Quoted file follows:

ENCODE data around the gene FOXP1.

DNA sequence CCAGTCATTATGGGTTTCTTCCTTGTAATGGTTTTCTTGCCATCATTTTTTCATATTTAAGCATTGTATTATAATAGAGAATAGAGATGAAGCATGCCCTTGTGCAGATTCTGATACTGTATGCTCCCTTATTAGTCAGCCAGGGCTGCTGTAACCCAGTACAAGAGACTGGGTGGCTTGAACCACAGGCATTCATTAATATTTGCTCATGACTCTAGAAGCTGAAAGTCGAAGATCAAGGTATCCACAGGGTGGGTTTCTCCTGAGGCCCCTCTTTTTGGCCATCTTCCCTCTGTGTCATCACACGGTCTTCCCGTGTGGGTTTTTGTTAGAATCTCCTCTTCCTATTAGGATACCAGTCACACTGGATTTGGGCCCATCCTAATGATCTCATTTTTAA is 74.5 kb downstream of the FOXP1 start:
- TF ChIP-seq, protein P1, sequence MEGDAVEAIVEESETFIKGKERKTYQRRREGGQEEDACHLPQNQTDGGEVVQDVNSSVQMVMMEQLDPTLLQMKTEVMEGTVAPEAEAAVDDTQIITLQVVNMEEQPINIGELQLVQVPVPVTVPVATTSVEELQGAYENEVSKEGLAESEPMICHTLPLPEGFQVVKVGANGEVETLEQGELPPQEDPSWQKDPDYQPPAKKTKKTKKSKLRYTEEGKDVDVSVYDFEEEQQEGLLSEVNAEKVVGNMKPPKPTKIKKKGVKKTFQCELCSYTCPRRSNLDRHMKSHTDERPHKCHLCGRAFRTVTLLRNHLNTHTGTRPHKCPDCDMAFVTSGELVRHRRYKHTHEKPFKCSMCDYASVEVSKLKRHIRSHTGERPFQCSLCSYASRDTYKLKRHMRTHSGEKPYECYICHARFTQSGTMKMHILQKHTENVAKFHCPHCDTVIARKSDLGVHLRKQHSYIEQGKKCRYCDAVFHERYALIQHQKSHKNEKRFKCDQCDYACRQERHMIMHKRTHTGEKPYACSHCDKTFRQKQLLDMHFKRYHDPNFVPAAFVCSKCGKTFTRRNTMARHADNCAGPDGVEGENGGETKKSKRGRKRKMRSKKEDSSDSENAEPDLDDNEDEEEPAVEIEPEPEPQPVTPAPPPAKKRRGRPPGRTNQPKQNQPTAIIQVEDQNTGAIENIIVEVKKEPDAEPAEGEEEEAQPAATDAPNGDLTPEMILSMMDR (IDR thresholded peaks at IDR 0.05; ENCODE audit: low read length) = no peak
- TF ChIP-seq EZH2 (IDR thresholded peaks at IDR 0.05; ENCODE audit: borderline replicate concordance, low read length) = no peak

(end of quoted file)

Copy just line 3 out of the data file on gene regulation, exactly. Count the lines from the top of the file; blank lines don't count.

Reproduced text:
- TF ChIP-seq, protein P1, sequence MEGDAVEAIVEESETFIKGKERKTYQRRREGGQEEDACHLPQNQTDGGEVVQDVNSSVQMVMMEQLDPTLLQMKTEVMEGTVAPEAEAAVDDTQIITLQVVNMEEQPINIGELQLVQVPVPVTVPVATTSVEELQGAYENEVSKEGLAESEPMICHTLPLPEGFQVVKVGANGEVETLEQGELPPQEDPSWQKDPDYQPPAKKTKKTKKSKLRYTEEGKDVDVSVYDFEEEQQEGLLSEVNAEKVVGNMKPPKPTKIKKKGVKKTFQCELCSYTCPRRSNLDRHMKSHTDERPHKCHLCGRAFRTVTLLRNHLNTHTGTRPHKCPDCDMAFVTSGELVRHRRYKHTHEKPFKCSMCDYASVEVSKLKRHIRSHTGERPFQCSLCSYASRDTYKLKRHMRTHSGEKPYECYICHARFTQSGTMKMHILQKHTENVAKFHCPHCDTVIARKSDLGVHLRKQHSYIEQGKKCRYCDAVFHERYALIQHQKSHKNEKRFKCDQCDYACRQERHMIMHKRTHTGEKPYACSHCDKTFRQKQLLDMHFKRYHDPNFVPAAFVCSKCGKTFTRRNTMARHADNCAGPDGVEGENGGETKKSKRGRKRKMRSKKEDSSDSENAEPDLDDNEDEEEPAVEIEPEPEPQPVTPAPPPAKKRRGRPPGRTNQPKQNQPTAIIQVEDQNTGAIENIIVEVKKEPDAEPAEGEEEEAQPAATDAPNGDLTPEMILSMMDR (IDR thresholded peaks at IDR 0.05; ENCODE audit: low read length) = no peak